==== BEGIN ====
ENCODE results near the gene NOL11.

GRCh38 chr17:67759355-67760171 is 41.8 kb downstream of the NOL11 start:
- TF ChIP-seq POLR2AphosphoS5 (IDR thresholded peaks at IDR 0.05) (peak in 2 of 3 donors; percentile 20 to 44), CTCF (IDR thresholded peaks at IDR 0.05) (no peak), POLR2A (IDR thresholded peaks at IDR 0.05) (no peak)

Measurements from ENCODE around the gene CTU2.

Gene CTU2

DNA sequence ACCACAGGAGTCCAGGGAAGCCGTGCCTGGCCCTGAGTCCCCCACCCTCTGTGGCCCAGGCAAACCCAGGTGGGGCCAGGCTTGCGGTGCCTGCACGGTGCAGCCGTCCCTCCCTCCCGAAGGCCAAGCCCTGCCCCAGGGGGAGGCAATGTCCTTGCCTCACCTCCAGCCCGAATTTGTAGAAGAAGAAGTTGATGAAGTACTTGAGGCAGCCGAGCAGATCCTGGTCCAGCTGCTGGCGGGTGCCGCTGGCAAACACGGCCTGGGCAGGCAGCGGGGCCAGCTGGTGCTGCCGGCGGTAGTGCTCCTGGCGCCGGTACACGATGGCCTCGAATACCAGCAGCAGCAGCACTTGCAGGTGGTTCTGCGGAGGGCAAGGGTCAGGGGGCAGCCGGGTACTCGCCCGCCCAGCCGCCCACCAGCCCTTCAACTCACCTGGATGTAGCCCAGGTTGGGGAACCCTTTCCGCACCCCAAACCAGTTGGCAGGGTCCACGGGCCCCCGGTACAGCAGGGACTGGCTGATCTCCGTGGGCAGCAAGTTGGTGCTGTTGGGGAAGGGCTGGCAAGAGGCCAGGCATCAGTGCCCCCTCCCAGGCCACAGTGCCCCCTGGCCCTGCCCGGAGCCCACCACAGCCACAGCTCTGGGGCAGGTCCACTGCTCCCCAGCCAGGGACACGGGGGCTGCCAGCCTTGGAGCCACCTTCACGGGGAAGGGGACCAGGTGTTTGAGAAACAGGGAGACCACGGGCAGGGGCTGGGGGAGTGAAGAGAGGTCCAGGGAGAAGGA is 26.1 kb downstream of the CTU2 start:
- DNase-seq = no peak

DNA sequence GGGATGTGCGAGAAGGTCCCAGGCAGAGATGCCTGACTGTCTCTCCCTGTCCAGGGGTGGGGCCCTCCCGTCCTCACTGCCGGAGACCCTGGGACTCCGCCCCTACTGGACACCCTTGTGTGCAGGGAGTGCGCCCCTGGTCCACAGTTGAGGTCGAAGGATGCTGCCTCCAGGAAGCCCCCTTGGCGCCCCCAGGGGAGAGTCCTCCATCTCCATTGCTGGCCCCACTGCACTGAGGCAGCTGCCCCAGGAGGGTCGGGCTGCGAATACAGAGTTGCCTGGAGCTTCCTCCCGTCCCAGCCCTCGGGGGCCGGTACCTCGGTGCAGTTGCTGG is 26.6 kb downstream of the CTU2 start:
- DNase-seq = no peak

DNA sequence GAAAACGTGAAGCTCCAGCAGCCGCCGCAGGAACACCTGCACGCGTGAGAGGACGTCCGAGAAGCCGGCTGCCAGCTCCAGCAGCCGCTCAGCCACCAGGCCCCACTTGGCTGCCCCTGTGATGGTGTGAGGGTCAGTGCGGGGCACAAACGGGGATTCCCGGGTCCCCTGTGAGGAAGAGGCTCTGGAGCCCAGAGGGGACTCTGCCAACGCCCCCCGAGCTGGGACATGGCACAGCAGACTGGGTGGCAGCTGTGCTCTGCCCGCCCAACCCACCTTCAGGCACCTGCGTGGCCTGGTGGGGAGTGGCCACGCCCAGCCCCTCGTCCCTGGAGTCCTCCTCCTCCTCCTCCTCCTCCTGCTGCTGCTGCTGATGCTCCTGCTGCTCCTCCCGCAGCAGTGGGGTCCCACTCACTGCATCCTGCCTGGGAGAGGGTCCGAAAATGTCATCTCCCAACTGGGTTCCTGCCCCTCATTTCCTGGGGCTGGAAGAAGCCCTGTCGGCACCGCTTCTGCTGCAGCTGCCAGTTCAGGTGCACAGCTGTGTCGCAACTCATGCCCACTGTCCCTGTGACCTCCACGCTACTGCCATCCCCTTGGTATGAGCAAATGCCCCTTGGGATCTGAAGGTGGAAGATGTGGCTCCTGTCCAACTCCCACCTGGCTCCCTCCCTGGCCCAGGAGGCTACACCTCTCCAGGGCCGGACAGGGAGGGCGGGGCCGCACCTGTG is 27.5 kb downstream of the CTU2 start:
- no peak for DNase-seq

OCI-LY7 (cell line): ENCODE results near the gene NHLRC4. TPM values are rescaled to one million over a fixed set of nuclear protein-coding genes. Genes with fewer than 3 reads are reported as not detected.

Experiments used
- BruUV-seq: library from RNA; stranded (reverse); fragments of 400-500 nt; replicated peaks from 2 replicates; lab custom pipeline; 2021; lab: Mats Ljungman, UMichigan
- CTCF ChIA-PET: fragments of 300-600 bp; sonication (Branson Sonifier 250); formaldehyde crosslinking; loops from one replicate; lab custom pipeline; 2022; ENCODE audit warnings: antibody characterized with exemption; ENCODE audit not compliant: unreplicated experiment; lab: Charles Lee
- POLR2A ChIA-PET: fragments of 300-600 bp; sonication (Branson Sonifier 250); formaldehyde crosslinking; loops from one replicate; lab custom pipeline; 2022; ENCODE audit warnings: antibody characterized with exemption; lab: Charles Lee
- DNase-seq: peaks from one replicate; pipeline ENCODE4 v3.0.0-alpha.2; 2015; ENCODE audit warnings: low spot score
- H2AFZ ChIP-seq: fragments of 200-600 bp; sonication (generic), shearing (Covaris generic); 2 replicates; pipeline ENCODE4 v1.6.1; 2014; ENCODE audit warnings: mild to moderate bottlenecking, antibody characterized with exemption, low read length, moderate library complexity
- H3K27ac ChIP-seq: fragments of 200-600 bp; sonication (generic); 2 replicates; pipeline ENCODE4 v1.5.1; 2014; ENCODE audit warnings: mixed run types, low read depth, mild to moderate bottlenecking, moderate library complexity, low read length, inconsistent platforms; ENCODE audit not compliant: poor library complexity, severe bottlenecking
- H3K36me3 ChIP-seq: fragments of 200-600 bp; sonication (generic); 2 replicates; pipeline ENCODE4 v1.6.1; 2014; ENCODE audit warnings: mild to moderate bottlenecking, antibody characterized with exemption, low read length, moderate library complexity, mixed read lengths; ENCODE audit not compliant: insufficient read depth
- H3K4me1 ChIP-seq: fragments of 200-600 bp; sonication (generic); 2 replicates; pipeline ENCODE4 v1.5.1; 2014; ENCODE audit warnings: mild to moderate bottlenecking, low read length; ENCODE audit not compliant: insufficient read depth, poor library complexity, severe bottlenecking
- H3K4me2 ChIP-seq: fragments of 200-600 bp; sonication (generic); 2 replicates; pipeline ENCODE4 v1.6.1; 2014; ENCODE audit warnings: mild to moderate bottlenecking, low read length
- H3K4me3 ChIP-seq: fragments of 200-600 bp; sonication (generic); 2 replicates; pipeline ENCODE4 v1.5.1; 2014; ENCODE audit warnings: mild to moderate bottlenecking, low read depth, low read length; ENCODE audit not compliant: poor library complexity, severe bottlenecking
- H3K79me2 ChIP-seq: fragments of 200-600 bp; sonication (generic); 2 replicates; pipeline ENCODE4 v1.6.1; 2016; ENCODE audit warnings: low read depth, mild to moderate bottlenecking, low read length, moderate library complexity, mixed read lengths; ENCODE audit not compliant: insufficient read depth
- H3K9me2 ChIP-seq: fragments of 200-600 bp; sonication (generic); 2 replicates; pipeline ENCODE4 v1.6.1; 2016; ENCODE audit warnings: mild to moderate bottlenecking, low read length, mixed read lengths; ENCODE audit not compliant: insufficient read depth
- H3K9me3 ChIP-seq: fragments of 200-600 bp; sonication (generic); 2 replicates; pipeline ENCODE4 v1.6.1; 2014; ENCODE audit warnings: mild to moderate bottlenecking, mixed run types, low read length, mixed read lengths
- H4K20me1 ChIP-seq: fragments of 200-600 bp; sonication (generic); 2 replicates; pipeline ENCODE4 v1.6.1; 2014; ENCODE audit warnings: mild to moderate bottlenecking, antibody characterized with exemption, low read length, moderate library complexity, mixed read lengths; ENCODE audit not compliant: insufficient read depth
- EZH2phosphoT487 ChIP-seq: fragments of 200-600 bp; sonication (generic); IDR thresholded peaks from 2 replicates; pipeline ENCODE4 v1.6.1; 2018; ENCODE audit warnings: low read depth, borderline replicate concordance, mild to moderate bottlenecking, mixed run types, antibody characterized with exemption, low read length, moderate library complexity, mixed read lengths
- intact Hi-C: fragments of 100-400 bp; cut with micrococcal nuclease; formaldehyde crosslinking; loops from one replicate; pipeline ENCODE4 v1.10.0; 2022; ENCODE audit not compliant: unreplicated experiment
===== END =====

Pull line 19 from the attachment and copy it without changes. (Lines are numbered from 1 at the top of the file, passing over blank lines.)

- H3K27ac ChIP-seq: fragments of 200-600 bp; sonication (generic); 2 replicates; pipeline ENCODE4 v1.5.1; 2014; ENCODE audit warnings: mixed run types, low read depth, mild to moderate bottlenecking, moderate library complexity, low read length, inconsistent platforms; ENCODE audit not compliant: poor library complexity, severe bottlenecking